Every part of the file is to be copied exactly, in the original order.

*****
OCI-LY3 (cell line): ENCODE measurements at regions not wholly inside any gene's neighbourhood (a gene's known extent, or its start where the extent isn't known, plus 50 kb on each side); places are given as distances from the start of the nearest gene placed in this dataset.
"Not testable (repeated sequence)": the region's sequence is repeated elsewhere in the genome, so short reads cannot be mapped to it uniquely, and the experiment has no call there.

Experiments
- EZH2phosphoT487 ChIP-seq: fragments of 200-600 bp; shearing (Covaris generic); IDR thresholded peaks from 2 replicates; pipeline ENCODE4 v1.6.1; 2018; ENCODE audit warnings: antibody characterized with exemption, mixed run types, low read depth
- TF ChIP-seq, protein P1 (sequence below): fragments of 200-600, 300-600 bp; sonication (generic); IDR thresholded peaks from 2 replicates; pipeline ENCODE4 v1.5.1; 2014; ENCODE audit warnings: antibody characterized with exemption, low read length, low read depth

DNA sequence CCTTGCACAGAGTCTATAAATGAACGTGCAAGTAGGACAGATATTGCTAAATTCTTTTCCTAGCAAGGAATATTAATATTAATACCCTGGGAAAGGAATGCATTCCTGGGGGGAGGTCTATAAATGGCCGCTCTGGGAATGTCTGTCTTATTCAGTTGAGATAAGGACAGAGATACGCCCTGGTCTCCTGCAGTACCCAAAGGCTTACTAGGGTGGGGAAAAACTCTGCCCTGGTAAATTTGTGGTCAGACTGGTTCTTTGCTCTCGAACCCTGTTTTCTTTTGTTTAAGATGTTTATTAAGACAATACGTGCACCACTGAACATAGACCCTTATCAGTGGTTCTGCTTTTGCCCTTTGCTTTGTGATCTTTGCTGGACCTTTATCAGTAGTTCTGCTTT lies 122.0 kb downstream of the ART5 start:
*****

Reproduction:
OCI-LY3 (cell line): ENCODE measurements at regions not wholly inside any gene's neighbourhood (a gene's known extent, or its start where the extent isn't known, plus 50 kb on each side); places are given as distances from the start of the nearest gene placed in this dataset.
"Not testable (repeated sequence)": the region's sequence is repeated elsewhere in the genome, so short reads cannot be mapped to it uniquely, and the experiment has no call there.

Experiments
- EZH2phosphoT487 ChIP-seq: fragments of 200-600 bp; shearing (Covaris generic); IDR thresholded peaks from 2 replicates; pipeline ENCODE4 v1.6.1; 2018; ENCODE audit warnings: antibody characterized with exemption, mixed run types, low read depth
- TF ChIP-seq, protein P1 (sequence below): fragments of 200-600, 300-600 bp; sonication (generic); IDR thresholded peaks from 2 replicates; pipeline ENCODE4 v1.5.1; 2014; ENCODE audit warnings: antibody characterized with exemption, low read length, low read depth

DNA sequence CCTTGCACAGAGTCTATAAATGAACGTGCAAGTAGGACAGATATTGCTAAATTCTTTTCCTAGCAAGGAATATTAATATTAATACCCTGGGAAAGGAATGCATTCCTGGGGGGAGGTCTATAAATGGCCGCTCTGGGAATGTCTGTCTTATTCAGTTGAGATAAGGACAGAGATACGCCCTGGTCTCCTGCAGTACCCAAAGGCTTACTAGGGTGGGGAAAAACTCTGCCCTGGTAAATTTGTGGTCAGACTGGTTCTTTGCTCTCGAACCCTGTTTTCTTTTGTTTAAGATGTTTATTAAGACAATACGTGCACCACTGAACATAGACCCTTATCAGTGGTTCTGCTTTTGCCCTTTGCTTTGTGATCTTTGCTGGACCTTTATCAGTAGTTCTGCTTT lies 122.0 kb downstream of the ART5 start: